Dr. Maria Montessori was an Italian physician, educator, and innovator, acclaimed for her educational method that builds on the way children naturally learn.
Utilizing scientific observation and experience gained from her earlier work with young children, Maria designed learning materials and a classroom environment that fostered the children’s natural desire to learn.
She opened the first Montessori school—the Casa dei Bambini, or Children’s House—in Rome on January 6, 1907. News of the school’s success soon spread through Italy and by 1910 Montessori schools were acclaimed worldwide. Subsequently, she traveled the world and wrote extensively about her approach to education, attracting many devotees. There are now more than 22,000 Montessori schools in at least 110 countries worldwide.
In the years following, and for the rest of her life, Maria dedicated herself to advancing her child-centered approach to education. She lectured widely, wrote articles and books, and developed a program to prepare teachers in the Montessori Method. Through her efforts and the work of her followers, Montessori education was adopted worldwide.
As a public figure, Maria also campaigned vigorously on behalf of women’s rights. She wrote and spoke frequently on the need for greater opportunities for women, and was recognized in Italy and beyond as a leading feminist voice.
There are over 4000 Private Schools that offer Montessori Education. That in addition to over 450 public schools in the United States that offer Montessori education. Admission to Public Schools that offer Montessori Education is highly competitive, and normally involve long waiting list or lottery admission.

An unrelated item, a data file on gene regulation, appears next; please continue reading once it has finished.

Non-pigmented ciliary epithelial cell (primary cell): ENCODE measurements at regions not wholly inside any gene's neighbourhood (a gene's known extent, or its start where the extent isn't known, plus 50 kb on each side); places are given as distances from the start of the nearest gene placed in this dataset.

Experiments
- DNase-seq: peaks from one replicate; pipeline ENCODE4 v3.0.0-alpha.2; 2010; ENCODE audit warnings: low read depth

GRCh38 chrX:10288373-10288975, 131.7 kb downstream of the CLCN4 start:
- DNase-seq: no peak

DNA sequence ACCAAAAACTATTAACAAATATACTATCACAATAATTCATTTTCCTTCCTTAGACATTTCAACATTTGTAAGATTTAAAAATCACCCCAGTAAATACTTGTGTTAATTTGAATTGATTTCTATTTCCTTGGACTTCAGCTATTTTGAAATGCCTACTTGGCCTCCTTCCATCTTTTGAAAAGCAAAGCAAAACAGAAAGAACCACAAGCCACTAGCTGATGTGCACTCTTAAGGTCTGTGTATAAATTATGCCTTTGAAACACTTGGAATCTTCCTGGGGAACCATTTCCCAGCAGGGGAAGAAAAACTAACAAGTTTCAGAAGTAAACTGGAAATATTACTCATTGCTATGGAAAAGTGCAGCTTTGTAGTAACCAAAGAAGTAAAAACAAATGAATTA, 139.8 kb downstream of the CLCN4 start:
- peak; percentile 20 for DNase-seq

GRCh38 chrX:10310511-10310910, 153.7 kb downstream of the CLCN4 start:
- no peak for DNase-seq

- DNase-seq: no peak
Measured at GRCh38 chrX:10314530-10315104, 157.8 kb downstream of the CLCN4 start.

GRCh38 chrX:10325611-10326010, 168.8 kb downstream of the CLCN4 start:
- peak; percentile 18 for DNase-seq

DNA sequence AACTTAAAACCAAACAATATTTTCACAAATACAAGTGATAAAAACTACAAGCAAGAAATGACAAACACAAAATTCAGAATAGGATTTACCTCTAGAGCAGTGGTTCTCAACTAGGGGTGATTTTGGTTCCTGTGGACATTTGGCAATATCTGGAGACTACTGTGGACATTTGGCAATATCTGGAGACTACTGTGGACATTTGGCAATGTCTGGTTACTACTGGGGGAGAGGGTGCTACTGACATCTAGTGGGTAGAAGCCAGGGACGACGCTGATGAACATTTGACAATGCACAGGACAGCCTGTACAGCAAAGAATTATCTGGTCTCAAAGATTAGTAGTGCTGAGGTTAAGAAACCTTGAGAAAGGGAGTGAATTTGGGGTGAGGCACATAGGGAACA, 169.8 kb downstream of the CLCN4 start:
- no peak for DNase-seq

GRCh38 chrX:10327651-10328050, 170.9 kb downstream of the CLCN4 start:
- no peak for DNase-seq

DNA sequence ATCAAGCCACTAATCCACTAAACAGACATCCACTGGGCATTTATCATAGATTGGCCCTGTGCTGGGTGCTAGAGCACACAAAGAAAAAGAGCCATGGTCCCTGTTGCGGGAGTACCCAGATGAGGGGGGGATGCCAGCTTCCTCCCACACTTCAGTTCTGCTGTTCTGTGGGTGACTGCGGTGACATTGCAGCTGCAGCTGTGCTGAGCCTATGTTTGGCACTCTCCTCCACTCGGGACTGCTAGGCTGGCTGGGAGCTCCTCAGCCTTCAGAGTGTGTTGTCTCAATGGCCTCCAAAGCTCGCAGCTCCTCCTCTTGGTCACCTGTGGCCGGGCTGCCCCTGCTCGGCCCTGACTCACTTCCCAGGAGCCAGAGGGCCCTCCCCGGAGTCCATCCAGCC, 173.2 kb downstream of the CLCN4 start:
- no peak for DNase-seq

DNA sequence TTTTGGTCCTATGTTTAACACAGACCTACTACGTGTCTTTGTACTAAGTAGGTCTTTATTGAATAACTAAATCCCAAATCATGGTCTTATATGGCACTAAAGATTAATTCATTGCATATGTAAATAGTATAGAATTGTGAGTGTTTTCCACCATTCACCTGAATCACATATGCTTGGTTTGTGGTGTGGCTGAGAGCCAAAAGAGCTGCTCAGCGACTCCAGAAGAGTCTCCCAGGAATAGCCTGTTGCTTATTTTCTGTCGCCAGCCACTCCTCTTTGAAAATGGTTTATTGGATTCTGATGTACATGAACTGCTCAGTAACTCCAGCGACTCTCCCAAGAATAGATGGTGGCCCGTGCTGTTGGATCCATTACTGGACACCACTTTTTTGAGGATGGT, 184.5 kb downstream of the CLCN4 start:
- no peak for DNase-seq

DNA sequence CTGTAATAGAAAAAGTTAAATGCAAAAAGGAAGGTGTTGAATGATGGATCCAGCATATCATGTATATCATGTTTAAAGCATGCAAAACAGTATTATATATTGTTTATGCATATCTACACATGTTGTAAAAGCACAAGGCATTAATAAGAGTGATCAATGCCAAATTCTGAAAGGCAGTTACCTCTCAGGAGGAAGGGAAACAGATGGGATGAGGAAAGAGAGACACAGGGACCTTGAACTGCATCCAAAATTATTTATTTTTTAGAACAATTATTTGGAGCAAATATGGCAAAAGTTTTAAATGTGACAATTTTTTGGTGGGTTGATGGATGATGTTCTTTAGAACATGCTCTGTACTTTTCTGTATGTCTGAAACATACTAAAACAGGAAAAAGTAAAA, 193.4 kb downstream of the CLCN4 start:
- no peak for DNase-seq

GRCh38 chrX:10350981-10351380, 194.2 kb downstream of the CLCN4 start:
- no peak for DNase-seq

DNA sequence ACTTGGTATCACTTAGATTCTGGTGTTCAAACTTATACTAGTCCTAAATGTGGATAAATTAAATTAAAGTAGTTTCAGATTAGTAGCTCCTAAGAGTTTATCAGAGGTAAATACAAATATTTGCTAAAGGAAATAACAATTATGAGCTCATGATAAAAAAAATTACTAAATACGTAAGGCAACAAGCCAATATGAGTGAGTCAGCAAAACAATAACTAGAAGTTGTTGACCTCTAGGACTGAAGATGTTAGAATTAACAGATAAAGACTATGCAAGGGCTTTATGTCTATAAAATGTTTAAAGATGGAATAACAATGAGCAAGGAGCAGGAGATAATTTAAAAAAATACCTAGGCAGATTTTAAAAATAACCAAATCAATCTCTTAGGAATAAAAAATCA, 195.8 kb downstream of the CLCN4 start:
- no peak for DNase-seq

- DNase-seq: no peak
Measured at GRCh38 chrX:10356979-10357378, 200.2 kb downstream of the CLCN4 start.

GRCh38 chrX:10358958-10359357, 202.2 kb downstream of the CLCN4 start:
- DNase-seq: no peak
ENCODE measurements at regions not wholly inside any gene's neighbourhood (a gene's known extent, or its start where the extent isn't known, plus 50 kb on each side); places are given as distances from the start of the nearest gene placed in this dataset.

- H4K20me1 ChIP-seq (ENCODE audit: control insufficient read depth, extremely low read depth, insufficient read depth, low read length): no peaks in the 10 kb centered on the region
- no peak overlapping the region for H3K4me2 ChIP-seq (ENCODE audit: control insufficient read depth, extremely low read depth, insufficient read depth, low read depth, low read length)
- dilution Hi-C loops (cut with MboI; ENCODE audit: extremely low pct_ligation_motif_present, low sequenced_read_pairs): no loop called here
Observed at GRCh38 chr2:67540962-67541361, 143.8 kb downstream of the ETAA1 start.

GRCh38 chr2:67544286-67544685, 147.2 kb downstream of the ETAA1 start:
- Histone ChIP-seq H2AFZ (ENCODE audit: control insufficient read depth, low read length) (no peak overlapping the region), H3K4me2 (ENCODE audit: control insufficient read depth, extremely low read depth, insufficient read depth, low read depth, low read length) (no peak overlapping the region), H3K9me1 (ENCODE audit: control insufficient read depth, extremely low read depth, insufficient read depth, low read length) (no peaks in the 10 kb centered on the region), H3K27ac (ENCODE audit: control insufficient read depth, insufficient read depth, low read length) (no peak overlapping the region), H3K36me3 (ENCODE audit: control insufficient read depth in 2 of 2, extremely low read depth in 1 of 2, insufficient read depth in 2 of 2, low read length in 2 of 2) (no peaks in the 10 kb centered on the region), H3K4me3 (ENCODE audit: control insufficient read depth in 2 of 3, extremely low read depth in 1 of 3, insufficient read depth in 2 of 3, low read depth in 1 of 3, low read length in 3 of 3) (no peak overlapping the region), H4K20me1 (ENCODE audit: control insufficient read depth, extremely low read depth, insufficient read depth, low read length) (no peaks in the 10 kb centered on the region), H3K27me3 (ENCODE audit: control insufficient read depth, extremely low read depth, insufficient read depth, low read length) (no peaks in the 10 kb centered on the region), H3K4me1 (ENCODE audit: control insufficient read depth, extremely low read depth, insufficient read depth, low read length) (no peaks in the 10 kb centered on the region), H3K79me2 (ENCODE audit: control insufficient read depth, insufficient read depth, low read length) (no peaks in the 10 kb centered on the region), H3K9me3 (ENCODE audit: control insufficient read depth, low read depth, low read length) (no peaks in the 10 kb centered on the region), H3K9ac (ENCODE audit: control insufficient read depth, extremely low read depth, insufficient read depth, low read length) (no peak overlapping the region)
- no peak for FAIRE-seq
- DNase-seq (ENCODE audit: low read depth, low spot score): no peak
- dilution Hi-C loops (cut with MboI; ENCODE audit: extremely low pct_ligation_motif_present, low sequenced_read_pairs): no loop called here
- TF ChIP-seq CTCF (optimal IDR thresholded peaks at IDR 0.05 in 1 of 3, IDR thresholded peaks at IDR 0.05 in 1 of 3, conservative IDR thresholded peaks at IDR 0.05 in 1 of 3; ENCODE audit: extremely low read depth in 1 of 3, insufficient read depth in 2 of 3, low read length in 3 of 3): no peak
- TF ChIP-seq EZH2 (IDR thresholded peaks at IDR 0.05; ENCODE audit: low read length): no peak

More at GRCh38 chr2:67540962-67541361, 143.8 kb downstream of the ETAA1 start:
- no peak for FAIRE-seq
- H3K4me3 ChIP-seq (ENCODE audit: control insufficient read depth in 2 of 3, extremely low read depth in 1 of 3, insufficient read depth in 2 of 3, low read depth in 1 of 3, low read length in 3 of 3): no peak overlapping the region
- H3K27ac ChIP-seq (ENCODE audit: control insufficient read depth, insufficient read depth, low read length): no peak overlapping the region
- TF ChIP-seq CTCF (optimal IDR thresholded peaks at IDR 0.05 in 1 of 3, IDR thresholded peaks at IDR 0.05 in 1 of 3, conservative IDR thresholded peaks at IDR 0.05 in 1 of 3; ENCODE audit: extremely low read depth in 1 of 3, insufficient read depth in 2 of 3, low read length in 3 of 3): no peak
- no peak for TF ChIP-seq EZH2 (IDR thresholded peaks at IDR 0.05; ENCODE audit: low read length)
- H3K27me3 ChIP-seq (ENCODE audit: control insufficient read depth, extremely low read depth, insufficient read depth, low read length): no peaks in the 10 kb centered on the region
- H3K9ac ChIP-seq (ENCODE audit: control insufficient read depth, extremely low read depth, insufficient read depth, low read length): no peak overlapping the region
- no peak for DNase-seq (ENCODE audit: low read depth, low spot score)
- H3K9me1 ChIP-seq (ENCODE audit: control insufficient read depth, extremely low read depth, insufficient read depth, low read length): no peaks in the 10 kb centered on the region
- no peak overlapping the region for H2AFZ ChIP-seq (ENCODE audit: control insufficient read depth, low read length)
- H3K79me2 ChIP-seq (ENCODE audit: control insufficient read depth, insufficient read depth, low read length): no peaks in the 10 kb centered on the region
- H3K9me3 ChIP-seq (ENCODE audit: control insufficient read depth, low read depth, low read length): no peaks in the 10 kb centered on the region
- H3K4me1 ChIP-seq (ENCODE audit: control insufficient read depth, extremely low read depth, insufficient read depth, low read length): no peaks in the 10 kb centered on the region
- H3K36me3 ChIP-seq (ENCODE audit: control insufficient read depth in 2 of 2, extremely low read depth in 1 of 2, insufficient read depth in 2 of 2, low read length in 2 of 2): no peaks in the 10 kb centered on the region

In the October 2017, a preschool study, published in Frontiers in Psychology, six researchers looked at two Montessori schools in Hartford, Connecticut. Both were established by the state as public “magnet” schools, designed to be very high-quality Montessori programs that would attract wealthy families from the suburbs to low-income neighborhoods in Hartford. Some of the students who attended the public Montessori schools had family incomes as high as $200,000 a year. The students who “lost” the lottery all ended up at some other sort of preschool. Half of them attended a private school; others went to a federally funded Head Start program.
The researchers tested approximately 140 students at the start of the preschool and found that both the Montessori and non-Montessori kids began at age three with similar achievement scores. The 70 students who went to the Montessori schools advanced more rapidly on math and literacy tests over the next three years. At the end of kindergarten, when this study ended, the Montessori kids had significantly higher achievement.
Although the children in this study all really liked recreational activities like watching television and movies and playing, children in Montessori showed relatively more liking of academic tasks like reading and getting lessons from a teacher. One possible reason for this is that children have choices about how they spent their time in Montessori; such choice is increasingly rare in preschool programs generally (Bassok et al., 2016). People are generally happier when they have choices, which provide a sense of self-determination (Deci and Ryan, 2011). Other possible reasons for more school liking dovetail with those given for achievement and mastery orientation.